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Re: conditional aliases are broken

From: Greg Wooledge
Subject: Re: conditional aliases are broken
Date: Thu, 18 Aug 2011 11:58:57 -0400
User-agent: Mutt/

On Thu, Aug 18, 2011 at 08:03:41AM -0700, Linda Walsh wrote:
> >4.2 introduce a new -g to declare a global variable inside a function.
> ----
>    Which doesn't say what it would do in situations like the above.

Then let's test:

imadev:~$ echo $BASH_VERSION
imadev:~$ unset a b; unset -f f1 f2
imadev:~$ f1() { local a='tmp'; f2; }
imadev:~$ f2() { declare -g a b; a=3 b=5; }
imadev:~$ a=a b=b; f1; echo "a=<$a> b=<$b>"
a=<a> b=<5>

It would appear "declare -g" does NOT allow you to "jump over" a local
variable that is shadowing a global.  That's disappointing.

> When I asked about defining a local var in a command in the context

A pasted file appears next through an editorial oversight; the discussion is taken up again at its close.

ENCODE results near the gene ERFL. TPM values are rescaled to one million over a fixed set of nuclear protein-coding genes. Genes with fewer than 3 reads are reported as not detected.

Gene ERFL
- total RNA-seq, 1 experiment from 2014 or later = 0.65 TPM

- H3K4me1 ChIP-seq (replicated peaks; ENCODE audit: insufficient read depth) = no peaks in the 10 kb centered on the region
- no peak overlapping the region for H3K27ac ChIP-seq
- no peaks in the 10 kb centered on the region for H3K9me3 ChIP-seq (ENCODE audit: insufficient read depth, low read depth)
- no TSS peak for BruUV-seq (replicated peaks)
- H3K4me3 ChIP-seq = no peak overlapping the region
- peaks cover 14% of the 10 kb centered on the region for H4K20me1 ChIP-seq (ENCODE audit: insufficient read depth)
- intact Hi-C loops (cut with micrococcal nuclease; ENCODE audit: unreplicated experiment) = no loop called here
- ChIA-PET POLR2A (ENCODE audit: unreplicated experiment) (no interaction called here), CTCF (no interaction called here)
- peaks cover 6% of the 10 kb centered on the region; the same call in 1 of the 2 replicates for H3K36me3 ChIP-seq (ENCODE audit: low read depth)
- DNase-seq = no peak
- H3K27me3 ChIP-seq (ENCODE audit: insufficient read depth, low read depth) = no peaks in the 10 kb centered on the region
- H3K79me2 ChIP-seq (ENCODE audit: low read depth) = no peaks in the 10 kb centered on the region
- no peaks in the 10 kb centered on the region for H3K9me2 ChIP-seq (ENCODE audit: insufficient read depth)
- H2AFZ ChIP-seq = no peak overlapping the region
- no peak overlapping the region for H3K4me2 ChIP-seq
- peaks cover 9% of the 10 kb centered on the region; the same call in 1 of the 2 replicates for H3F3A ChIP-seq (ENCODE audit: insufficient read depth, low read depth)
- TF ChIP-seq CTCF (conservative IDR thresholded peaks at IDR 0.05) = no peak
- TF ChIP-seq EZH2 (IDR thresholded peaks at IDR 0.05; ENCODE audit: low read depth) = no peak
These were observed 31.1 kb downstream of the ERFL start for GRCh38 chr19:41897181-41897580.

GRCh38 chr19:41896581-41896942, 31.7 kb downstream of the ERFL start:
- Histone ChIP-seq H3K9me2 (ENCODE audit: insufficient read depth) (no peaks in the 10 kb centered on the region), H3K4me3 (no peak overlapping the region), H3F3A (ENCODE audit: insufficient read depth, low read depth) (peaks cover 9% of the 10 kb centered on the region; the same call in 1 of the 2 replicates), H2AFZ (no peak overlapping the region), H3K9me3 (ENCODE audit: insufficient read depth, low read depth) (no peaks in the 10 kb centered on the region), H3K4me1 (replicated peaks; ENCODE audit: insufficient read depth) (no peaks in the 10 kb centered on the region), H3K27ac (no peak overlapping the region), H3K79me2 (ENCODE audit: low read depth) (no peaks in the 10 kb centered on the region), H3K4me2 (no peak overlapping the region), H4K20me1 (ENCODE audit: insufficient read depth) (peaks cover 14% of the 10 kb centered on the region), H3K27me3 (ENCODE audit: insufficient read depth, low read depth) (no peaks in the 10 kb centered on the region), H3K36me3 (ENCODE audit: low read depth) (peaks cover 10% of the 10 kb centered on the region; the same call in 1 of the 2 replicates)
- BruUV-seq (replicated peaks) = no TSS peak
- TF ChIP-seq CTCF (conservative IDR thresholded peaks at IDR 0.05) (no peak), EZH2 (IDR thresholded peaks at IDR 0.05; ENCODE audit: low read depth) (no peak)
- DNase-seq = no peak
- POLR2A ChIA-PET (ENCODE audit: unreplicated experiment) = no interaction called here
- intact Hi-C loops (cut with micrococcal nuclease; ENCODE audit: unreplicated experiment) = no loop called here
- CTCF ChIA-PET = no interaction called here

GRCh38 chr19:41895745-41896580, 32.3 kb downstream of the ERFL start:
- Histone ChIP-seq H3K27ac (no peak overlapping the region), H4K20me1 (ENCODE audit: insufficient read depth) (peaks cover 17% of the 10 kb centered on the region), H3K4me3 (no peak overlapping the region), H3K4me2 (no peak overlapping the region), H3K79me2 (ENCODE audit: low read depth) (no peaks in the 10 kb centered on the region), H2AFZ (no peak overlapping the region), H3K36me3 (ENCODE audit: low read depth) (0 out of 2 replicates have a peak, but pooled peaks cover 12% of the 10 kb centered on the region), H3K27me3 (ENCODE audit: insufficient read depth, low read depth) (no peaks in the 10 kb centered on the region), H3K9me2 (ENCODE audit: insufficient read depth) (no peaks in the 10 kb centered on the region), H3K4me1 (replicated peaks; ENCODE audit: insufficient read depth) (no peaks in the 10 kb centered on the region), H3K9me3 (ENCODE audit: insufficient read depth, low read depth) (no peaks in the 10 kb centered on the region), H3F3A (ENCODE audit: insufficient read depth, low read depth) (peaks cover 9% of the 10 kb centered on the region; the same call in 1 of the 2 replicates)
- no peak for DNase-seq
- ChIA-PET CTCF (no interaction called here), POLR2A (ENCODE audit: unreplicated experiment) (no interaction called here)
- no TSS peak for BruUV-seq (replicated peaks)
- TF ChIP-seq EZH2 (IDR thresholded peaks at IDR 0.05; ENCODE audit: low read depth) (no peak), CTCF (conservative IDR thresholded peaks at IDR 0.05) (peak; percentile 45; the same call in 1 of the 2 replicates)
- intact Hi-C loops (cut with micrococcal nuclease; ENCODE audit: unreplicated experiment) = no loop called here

> of the caller, -- greg didn't even think of aliases, just inferred it
> couldn't be done except by doing it in the caller -- i.e. manually
> typing it in each time..  Not good!

If you're going to use the "magic aliases" or "upvar" hacks in your
scripts, please don't ever ask me to debug them.

Be fair -- your question did not ask how to do "call by reference"
in bash.  You asked a very specific thing, and I gave a very specific
answer and example.  If you had wanted arbitrary call-by-reference
then I would have pointed you back to FAQ 6.  If you want call-by-ref
for arrays, then I will repeat my recommendation that you use ksh93
which has an actual language feature for this, not bash, which doesn't.

It's not that I "didn't think of" things.  It's that I *have* thought
about them in the past several years, and I know what is reasonable
and what is not.  Certain things cannot be achieved reasonably in bash,
and so we *don't do them* in bash, and we advise other people not to
do them either.  Does this mean they're impossible?  Maybe not.  But
it means they are not a good idea!  We have all these other languages
we could use instead, where these tasks *can* be achieved reasonably.
When you run into such a task, it makes much more sense to switch to
a language that's suited to it, rather than using arcane trickery.

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